I didn't have much pain after my c-secs, I was up moving around within a couple of hours of the op and was having a shower myself later the same day.  I asked for the catheter to be removed in theatre as I had heard having it in can be a PITA as a PP said - they were happy to do it all 3 times for me and not having it allows you to move around which can help speed up recovery.  For pain relief I was just on voltaren and panadol, didn't need anything stronger but you can ask for something else if you feel you need it.  I stopped taking those around day 3 or 4 so before I went home.  I used granny panties which sat high above my scar.  Also my scar didn't have stitches or anything that needed taking out, they took the bandage off the day after and that was that although I did rest a maxi pad against it which helped cushion it especially when you have other children who make sudden movements  biggrin.gif   Good luck OP don't stress I'm sure you'll do great whichever way you end up birthing  original.gif

#8 kay11

Posted 10 November 2012 - 10:50 PM

QUOTE (tibs @ 10/11/2012, 10:32 PM) <{POST_SNAPBACK}>
Nope I've never hoped for a vaginal birth wink.gif


I said I wanted to go natural prior to birth but was actually very relieved when my obgyn recommended a c-section.

Take a camera if you're allowed. My husband was not at all interested and too squeamish so one of the nurses took photos and got some good ones. I was taken aback by the idea at the time but I'm glad to have them.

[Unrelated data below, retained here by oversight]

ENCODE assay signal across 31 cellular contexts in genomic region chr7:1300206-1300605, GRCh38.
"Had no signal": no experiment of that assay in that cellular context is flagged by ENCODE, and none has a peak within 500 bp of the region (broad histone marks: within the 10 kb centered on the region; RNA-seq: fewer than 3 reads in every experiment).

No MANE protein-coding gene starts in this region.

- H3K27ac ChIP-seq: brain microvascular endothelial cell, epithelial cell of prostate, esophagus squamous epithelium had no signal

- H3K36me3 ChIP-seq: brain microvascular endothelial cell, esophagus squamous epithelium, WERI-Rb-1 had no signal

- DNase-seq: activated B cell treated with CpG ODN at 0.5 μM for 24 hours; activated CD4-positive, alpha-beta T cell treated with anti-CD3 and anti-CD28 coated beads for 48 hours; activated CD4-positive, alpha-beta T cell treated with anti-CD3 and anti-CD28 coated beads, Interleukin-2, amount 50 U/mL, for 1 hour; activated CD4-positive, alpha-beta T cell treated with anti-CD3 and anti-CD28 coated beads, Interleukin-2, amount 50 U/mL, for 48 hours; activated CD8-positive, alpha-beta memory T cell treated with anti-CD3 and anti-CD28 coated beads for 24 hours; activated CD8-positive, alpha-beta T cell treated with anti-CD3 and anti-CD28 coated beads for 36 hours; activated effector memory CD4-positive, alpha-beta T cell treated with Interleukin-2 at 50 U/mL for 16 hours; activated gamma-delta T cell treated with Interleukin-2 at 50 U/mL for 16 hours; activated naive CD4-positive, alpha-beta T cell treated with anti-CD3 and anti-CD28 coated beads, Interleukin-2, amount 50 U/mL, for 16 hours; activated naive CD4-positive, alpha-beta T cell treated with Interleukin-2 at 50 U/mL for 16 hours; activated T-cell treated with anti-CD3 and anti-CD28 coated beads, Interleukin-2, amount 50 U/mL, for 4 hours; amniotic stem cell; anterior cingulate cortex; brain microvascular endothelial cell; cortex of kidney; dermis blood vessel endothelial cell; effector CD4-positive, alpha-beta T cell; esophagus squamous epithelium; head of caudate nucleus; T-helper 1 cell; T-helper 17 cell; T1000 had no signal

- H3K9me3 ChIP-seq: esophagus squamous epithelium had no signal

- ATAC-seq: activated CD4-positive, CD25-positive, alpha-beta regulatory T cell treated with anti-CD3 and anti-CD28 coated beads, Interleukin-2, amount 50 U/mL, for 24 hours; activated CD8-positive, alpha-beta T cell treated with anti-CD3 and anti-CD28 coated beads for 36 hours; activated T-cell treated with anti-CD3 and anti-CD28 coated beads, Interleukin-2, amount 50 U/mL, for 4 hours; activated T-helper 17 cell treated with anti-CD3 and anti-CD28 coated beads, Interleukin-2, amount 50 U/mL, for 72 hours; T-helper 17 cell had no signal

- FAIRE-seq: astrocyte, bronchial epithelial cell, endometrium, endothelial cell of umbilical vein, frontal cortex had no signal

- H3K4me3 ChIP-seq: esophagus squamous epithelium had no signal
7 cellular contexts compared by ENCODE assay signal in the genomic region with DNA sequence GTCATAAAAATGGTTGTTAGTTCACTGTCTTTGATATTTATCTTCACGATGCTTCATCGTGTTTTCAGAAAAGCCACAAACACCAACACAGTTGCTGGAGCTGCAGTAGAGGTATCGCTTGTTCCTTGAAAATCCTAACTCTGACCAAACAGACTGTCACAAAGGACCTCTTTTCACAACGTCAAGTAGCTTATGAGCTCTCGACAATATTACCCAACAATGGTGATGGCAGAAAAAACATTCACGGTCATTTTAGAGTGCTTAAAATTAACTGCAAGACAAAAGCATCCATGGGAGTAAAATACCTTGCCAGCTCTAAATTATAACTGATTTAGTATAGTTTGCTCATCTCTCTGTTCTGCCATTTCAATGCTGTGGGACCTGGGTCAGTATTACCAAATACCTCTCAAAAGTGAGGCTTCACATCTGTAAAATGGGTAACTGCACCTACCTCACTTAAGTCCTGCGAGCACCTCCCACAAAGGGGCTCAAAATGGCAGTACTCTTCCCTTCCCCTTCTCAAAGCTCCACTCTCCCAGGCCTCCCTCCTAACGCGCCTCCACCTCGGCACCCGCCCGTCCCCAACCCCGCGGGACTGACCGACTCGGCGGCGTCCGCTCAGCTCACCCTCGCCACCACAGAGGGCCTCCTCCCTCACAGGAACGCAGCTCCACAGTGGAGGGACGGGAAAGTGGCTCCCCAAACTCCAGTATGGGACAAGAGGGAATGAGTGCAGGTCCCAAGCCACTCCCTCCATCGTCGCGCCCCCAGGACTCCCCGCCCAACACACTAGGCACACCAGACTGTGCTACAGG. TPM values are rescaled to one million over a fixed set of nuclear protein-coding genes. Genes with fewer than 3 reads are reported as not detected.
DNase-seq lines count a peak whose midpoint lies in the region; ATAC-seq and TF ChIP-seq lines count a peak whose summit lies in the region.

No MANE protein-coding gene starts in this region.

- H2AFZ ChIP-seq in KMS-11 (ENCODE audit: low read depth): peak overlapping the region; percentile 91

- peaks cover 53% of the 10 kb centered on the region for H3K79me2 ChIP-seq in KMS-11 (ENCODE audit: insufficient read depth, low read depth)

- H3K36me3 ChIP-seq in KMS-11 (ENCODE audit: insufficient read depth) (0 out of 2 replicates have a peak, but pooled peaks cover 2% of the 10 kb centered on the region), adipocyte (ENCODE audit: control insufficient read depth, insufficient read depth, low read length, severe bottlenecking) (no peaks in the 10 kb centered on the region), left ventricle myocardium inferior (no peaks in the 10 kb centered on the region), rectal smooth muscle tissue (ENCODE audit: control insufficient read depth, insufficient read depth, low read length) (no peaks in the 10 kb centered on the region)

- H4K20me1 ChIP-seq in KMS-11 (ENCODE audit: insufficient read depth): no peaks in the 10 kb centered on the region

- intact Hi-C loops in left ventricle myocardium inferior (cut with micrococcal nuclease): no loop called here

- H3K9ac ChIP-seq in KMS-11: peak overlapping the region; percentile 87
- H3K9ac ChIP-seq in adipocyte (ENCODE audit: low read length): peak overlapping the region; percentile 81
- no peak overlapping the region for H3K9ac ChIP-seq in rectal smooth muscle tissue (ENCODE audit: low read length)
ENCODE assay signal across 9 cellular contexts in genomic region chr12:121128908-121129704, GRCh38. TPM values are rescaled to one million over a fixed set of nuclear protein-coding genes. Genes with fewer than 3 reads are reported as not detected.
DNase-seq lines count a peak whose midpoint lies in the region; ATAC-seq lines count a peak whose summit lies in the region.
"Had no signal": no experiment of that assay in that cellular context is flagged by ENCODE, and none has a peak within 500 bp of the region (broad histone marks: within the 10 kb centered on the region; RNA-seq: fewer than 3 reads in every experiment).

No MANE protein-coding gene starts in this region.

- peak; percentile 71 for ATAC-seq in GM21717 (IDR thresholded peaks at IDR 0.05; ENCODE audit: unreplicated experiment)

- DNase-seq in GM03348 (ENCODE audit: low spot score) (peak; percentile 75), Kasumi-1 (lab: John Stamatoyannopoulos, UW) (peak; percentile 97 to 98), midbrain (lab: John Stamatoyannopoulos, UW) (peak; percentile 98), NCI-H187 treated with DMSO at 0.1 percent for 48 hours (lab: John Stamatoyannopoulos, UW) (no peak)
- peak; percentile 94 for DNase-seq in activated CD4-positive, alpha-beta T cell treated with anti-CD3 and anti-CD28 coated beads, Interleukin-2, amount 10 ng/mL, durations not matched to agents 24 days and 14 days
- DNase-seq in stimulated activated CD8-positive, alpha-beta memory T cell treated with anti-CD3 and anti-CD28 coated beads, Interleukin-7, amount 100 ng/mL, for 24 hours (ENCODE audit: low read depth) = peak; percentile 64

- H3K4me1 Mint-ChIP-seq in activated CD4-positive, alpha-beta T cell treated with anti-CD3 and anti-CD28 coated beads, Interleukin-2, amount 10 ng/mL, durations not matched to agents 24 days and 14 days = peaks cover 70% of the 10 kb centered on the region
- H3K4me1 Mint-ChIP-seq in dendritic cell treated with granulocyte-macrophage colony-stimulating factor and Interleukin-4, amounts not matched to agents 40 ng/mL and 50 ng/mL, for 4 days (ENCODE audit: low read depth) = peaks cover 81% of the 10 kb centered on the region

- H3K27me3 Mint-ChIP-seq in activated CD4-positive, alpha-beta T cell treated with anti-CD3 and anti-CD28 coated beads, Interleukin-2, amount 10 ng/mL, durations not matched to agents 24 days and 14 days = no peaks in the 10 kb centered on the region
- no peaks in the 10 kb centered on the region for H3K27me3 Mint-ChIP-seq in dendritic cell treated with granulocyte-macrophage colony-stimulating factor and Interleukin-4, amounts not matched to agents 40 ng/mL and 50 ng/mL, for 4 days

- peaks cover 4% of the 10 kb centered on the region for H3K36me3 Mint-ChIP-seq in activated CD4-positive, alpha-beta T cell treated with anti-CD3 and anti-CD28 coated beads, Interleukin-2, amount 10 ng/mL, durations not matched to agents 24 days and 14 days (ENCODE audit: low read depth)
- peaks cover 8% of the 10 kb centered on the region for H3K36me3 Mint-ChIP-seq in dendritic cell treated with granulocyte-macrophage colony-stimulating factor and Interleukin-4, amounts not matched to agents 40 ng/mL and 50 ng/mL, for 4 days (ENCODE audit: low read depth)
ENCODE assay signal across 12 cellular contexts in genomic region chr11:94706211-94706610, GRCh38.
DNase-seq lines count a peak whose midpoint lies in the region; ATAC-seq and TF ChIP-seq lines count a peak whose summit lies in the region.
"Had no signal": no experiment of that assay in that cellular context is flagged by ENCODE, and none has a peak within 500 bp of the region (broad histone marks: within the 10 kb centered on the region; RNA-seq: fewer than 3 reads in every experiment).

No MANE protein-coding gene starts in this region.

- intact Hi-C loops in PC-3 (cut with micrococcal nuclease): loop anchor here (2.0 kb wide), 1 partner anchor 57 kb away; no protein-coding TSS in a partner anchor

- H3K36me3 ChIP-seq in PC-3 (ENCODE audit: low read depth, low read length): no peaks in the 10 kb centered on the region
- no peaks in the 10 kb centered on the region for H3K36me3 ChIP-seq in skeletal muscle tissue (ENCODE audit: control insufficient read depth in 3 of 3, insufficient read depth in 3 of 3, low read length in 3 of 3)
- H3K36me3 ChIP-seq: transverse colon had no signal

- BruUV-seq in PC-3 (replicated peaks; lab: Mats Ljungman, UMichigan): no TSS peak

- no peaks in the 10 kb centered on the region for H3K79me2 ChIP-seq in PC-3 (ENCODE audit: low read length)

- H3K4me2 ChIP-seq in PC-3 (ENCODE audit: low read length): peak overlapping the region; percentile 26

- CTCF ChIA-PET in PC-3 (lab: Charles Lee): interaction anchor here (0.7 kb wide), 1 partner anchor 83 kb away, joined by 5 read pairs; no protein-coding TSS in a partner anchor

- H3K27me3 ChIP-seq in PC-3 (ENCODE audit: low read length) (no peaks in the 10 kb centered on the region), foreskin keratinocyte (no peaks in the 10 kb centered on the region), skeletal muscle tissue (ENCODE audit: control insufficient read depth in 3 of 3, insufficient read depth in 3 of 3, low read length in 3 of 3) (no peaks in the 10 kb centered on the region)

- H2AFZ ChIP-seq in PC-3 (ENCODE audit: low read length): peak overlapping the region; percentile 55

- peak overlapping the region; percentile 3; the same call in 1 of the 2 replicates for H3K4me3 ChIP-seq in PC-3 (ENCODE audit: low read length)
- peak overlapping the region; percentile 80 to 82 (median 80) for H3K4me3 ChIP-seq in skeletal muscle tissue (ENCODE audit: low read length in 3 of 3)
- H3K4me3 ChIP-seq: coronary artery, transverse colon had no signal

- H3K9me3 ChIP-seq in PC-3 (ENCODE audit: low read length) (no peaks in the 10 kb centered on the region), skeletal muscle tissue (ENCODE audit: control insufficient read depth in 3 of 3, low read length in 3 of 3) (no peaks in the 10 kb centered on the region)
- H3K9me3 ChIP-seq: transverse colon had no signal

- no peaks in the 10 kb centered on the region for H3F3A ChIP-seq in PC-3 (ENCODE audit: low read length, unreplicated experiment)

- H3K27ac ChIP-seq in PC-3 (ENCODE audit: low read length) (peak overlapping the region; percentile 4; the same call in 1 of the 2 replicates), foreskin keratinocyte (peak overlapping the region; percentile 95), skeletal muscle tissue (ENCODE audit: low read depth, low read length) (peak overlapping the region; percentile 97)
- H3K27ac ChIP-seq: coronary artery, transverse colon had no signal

#9 tibs

Posted 10 November 2012 - 11:10 PM

QUOTE (kay11 @ 10/11/2012, 11:50 PM) <{POST_SNAPBACK}>
I said I wanted to go natural prior to birth but was actually very relieved when my obgyn recommended a c-section.

Take a camera if you're allowed. My husband was not at all interested and too squeamish so one of the nurses took photos and got some good ones. I was taken aback by the idea at the time but I'm glad to have them.


Yes the anaesthetist I had for 2 of my kids took a whole bunch of awesome (and tasteful) photos and movies of the birth and baby and DH and me just after, he gave them to me on a dvd when he came to visit me on the ward.  So precious.

#10 Lainskii

Posted 11 November 2012 - 01:33 AM

I've had a VB and a c-sec and the c-sect was far more painful for me. Depending on the hospital and you anaethetist will depend on the pain relief you get post surgery. Some will leave the epidural in post surgery, others will give you morphine, others will give you a dose of something post surgery to last etc.

I was up and walking around after VB virtually straight away (even with episiotomy) but not until next day with c-sect (and even then it was painfyl to do so).
It's been nearly 3 weeks since c-sect and I still can't do a lot of things and still have twinges of pain if I bend/move the wrong way.. Not being able to drive or pick up my toddler are the worst at the moment. Still can't do any housework or bend or exercise either.